This is a key component of social CEM.
It means that each property will need to obtain and manage its own Facebook page, Twitter account, or both, as well as following posts on review sites like Yelp and TripAdvisor. If they don’t have these web assets set up, they can’t directly receive targeted feedback, get followers or “likes,” or stay top of mind in fans’ feeds. HQ should:
a. Help properties set up their handles and pages. It’s important to have the right foundation and to know the basics before getting started. Some services allow local accounts to choose to broadcast certain corporate channels.
b. Automate the distribution of any feedback that hits a central repository to specific frontline entities by integrating social media feedback into the overall feedback program.
For a great example of a local Facebook page in action, visit Four Seasons Maui
on Facebook - the page has over 5,000 likes.
2. Build in ability to respond directly and authentically
If every entity has its own Facebook page and Twitter handle, you need to ensure a consistent brand experience and voice. A CEM platform can introduce response parameters that keep your frontline on the same page and speaking with the same voice, and can share those guidelines consistently across the brand.
It’s important to note a crucial difference from surveys: Template responses should not be used on social media channels. Every response is visible in stream, and it will quickly become apparent to followers that responses have been scripted.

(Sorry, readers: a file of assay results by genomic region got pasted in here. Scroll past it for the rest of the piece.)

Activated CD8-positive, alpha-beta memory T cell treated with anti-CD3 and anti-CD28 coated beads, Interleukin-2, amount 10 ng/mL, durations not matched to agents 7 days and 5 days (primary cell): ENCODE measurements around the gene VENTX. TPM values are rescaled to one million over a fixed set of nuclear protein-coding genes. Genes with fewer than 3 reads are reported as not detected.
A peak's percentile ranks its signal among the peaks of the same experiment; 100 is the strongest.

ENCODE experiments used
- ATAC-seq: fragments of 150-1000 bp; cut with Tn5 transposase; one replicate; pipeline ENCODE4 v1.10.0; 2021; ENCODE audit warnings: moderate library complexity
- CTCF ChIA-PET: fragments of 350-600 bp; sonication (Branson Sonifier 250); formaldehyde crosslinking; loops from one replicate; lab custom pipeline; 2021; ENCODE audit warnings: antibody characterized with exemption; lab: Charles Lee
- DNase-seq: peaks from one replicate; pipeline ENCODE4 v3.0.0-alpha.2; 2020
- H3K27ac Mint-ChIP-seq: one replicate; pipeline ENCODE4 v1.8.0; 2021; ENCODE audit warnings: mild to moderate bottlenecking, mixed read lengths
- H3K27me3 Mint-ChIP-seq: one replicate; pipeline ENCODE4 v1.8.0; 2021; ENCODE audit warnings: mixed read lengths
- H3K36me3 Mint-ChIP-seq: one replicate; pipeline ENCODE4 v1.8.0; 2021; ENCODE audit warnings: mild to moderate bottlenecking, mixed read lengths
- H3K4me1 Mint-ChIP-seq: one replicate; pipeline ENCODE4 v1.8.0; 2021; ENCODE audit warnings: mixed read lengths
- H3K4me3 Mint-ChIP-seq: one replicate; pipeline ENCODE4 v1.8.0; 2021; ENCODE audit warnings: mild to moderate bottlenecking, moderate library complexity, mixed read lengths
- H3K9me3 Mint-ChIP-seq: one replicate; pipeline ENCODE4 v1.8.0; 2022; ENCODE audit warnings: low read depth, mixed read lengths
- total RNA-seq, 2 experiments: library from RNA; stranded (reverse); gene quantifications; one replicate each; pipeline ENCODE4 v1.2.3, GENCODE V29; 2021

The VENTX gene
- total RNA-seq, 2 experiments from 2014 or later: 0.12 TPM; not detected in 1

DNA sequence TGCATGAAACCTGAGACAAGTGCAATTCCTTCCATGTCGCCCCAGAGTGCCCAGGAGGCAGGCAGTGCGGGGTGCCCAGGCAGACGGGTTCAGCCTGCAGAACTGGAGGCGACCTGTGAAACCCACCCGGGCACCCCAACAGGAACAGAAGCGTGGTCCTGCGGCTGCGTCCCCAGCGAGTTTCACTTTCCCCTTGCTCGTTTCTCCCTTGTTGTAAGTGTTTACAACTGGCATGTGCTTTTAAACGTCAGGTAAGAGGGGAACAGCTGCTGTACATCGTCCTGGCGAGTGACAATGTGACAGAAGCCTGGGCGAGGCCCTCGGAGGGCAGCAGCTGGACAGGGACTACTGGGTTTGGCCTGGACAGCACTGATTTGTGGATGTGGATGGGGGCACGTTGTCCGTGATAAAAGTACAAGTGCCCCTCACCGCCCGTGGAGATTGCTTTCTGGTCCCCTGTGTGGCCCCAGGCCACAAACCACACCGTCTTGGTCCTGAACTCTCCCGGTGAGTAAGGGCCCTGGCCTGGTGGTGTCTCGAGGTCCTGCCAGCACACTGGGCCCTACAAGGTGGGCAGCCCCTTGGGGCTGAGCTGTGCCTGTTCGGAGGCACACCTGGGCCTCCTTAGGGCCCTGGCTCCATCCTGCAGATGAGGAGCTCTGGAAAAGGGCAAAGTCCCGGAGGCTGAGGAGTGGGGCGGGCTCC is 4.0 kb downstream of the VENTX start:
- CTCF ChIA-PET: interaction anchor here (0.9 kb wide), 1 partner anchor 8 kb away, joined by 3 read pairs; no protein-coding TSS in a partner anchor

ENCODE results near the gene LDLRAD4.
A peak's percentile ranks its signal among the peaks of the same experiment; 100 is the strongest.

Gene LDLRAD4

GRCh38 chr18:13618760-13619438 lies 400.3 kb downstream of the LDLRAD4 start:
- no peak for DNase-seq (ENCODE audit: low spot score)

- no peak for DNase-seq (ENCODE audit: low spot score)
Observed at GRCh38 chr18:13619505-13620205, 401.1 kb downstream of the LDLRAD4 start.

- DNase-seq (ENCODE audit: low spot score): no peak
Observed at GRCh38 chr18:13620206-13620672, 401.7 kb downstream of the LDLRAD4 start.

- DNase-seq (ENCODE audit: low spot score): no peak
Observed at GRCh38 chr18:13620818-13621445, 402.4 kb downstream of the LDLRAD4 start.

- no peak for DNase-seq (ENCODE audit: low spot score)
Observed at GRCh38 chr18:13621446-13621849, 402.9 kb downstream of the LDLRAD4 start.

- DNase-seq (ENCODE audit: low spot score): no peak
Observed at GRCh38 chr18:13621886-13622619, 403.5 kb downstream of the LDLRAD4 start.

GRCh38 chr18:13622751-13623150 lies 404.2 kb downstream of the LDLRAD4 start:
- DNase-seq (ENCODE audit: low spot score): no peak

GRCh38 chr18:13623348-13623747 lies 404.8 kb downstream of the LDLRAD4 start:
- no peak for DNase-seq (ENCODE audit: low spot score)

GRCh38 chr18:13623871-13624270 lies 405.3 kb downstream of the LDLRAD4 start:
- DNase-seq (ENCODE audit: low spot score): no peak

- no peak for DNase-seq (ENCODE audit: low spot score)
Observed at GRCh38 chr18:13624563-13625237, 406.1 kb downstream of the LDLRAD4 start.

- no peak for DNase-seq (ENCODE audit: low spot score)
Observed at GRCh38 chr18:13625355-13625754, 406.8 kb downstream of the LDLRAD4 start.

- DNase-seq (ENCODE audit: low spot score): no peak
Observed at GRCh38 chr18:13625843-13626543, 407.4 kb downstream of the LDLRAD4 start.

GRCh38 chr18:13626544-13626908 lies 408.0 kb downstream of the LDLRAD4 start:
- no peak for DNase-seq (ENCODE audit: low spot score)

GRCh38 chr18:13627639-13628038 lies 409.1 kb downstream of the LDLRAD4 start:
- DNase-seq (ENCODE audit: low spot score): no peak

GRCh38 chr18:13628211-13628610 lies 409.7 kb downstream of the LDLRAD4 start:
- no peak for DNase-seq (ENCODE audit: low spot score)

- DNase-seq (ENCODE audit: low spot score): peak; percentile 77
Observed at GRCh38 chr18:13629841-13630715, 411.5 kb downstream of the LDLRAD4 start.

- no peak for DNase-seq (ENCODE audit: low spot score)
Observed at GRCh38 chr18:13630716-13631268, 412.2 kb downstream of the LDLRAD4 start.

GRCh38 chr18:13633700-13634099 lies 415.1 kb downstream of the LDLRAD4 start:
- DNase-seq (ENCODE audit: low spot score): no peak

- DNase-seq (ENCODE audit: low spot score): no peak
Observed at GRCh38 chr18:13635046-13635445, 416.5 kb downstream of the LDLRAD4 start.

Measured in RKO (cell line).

The most important idea here is to support the people who will be responding to customers. That could be done centrally with a dedicated social team (NOT the PR team or call center, but a distinct organization that owns and understands how to treat social), but it makes more sense for it to be totally decentralised by providing the frontline with clear guidelines and policies for managing social feedback.
3. View social feedback in context with survey data in a single reporting application
Social feedback generates a lot of attention, but the sheer volume of actionable feedback is still far less than is accumulated in surveys. Recent research out of MIT shows that 96% of scathing social posts happen when companies ignore customers’ calls for help. Clearly, solicited and unsolicited feedback must be viewed in concert.
Take the insights from social and map them against what you are hearing from customers through other survey channels. Focus on the improved customer experience you can deliver with insights gleaned from both.
Just as important is choosing a provider that can fully integrate survey and social feedback in one platform for maximum cross-pollination. Most so-called social media tools monitor image and reputation only at the brand level. True VOC-level power - to close the loop with customers and eliminate customer pain points - comes from the marriage of CEM feedback with brand and location social media feedback in a single reporting application.
Dan Wilson is senior project manager for Palo Alto–based Medallia, Inc., a leader in designing customer experience management solutions that engage users with customer feedback. He has over 11 years of product management and engineering experience. Dan’s most recent endeavor has been developing Medallia’s Social Media CEM solution.